I have a shapefile that includes some self intersecting polygons. What would be the easiest way to fix them using open source Python/command line? Is it possible to use ogr2ogr to do this (answers using fiona, shapely, geopandas etc. are also welcome) ? I want to do this because Google Earth Engine cannot handle self-intersecting polygons.

The answer using spatialite seems like a good option, however my GDAL doesn't currently support spatialite functions. I built GDAL using Docker.

ogrinfo --formats sqlite | grep 'spatialite' -i

  • I am aware of the PostGIS solution but this takes some additional steps to setup.
    – RutgerH
    Sep 15, 2017 at 21:20

2 Answers 2


Spatiallite has a MakeValid method which should fix the issues with invalid polygons. You can run it against your dataset using the sql parameter in ogr2ogr like so:

ogr2ogr -dialect SQLITE \
-sql "select PFAF_ID, ST_MakeValid(Geometry) as Geometry from hybas_lev06_v1c_merged_fiona_upstream_downstream_FAO_V01" \
valid_corrected.shp \
  • With GDAL 2.1.1, released 2016/07/07 I get the error: ERROR 1: In ExecuteSQL(): sqlite3_prepare(select PFAF_ID, ST_MakeValid(Geometry) as Geometry from hybas_lev06_v1c_merged_fiona_upstream_downstream_FAO_V01): no such function: ST_MakeValid .....Looking for a solution now
    – RutgerH
    Sep 16, 2017 at 3:53
  • ogrinfo --formats does not show SQLITE as a driver. Ubuntu 16.10 GDAL via apt-get
    – RutgerH
    Sep 16, 2017 at 4:03
  • You may need to install liblwgeom (from PostGIS), then configure/install libspatialite (--enable-lwgeom), then install GDAL with libspatialite support, to get access to the newest functions.
    – James
    Mar 28, 2019 at 19:37

Since you mentioned you had access to docker, you can utilize this postgis image to clean/export your geometries in a single docker run command:

docker run -it --rm -e POSTGRES_PASSWORD=mysecretpassword \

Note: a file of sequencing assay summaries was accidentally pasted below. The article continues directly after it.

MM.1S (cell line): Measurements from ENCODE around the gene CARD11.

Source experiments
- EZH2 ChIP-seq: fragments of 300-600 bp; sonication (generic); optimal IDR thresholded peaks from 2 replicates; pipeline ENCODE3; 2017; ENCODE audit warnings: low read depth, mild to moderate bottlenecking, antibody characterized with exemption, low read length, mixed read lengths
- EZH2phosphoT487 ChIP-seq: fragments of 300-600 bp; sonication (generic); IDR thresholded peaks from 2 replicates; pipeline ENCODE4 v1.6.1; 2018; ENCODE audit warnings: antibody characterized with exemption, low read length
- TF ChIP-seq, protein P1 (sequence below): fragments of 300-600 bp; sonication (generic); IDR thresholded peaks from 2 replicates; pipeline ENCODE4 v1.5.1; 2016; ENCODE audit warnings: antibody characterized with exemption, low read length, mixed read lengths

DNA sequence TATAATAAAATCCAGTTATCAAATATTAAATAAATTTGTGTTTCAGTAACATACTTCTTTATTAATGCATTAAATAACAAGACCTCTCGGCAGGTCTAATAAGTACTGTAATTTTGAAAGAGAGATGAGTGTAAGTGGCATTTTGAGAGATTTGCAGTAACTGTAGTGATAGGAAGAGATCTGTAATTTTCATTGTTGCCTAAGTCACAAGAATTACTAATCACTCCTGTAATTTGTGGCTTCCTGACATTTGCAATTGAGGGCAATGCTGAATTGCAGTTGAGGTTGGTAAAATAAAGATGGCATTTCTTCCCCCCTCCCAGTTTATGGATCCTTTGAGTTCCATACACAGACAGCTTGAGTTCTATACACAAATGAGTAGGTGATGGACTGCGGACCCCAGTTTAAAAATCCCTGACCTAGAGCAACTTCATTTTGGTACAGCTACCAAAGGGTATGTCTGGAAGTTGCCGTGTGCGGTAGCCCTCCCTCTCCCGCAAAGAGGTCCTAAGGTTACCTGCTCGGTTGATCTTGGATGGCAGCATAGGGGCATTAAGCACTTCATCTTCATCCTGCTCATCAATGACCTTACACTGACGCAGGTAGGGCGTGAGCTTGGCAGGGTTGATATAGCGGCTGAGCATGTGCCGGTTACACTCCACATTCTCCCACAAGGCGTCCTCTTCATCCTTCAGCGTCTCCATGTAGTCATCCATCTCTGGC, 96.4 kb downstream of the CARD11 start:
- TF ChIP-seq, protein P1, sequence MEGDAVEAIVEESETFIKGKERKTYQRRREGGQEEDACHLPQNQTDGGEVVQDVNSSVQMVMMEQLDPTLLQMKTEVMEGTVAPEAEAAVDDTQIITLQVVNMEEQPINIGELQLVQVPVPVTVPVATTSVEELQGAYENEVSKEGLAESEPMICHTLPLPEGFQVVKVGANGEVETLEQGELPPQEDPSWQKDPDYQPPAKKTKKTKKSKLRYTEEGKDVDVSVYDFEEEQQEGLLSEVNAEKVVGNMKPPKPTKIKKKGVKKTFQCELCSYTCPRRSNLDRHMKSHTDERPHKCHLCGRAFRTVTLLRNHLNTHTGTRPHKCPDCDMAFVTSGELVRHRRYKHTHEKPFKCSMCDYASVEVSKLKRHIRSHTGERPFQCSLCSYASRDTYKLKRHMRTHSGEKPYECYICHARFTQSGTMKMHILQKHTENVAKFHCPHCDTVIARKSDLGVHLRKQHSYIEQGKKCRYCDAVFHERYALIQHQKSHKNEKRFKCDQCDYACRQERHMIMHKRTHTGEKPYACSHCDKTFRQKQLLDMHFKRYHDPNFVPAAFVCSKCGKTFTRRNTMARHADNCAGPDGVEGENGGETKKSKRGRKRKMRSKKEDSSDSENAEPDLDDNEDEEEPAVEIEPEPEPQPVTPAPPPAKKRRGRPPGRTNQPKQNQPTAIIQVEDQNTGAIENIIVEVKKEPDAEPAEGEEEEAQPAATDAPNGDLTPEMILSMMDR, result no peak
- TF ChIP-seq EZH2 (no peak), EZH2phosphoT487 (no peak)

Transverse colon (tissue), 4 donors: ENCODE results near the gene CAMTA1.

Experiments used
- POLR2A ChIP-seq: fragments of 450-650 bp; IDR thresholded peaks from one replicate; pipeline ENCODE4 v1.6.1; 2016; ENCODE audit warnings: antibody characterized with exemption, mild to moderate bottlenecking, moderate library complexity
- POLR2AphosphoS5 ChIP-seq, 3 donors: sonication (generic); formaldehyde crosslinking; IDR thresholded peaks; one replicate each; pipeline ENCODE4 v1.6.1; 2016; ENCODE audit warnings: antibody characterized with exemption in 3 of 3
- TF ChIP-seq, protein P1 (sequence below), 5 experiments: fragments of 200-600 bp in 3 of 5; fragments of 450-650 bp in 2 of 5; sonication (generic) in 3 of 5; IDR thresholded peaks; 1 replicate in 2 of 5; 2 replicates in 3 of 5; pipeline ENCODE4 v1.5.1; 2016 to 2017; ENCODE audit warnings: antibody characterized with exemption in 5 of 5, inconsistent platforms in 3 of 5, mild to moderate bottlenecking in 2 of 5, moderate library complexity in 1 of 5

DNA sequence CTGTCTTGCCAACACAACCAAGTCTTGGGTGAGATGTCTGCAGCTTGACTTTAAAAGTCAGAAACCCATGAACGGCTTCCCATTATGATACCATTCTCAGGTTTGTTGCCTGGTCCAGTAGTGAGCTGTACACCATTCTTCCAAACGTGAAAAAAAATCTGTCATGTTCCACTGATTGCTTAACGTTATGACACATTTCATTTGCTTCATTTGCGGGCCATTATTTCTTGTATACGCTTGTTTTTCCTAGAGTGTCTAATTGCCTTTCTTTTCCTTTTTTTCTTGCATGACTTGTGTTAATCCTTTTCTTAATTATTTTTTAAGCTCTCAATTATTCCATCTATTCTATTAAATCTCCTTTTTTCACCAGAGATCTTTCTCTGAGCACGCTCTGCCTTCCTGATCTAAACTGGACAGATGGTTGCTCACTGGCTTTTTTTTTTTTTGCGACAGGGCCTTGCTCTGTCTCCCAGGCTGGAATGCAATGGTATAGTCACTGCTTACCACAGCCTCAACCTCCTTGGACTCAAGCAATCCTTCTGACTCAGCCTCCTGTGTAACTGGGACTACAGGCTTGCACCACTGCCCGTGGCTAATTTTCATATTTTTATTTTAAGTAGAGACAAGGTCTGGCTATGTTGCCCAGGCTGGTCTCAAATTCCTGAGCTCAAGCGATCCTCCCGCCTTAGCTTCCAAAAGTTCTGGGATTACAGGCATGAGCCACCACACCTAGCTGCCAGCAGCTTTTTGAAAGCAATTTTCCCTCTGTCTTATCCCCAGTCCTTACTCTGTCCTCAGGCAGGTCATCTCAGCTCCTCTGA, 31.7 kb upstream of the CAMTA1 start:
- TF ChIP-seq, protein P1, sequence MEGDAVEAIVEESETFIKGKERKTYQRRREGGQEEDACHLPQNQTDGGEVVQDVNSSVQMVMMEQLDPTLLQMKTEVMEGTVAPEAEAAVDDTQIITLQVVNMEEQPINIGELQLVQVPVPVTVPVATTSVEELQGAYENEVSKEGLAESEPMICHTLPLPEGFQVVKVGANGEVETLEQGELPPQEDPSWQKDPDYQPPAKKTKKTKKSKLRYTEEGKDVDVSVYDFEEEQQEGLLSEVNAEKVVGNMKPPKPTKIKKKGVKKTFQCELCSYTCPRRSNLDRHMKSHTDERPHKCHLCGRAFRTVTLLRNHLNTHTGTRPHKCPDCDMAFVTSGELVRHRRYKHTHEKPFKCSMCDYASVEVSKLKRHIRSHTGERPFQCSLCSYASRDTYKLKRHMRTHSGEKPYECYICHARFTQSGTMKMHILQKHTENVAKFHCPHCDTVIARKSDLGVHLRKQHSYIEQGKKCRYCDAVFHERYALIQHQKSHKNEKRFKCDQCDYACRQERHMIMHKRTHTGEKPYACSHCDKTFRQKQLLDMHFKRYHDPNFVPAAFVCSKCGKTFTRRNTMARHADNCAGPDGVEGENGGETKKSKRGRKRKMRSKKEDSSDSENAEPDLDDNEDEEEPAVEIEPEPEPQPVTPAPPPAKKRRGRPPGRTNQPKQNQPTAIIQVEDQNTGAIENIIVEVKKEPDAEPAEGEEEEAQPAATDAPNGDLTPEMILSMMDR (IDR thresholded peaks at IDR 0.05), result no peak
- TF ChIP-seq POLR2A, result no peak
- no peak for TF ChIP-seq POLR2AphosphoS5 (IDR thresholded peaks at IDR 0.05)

--mount type=bind,source=<host_shapefile_location>,target=/tmp/shapedir \
 mdillon/postgis bash -c "
apt-get update && apt-get install gdal-bin && tee /docker-entrypoint-initdb.d/z.sh <<EOF
psql -c $'CREATE DATABASE ogr WITH TEMPLATE = 'template_postgis''
ogr2ogr -f 'PostgreSQL' -a_srs 'EPSG:<YOUR_SRID>' PG:'host=localhost user=postgres dbname=ogr password=mysecretpassword' /tmp/shapedir/myshp.shp -nlt MULTIPOLYGON -lco GEOMETRY_NAME=geom -nln myshp
ogr2ogr -overwrite -f 'ESRI Shapefile' /tmp/shapedir/output.shp PG:'host=localhost user=postgres dbname=ogr password=mysecretpassword' -sql 'SELECT myfield, st_collectionextract(st_makevalid(st_buffer(st_makevalid(geom),0)),3) FROM myshp'
/docker-entrypoint.sh postgres"

This command does the following:

  1. Bind mounts the host directory containing the shapefile to /tmp/shapedir in the container.
  2. Installs "vanilla" GDAL into the container.
  3. Creates a Postgis database suitable for processing the shapefile.
  4. Uses ogr2ogr to import the shapefile into the newly created database (and coerces the geometry to MULTIPOLYGON for the sake of simplicity and sanity)
  5. Cleans geometries using st_makevalid(geom) and st_buffer(geom,0) and then applies st_collectionextract(geom,3) to ensure that only multipolygons are returned.
  6. Exports the cleaned geometry to the specified host directory.

Once your cleaned shapefile has successfully exported, just ctrl +c in your terminal to stop and remove the temporary container.

Note: Make sure to explicitly provide the correct EPSG code via a_srs -OGR is not great at autodetecting it! You can look up the correct projection by pasting the contents of the .prj file here

Your Answer

By clicking “Post Your Answer”, you agree to our terms of service and acknowledge that you have read and understand our privacy policy and code of conduct.

Not the answer you're looking for? Browse other questions tagged or ask your own question.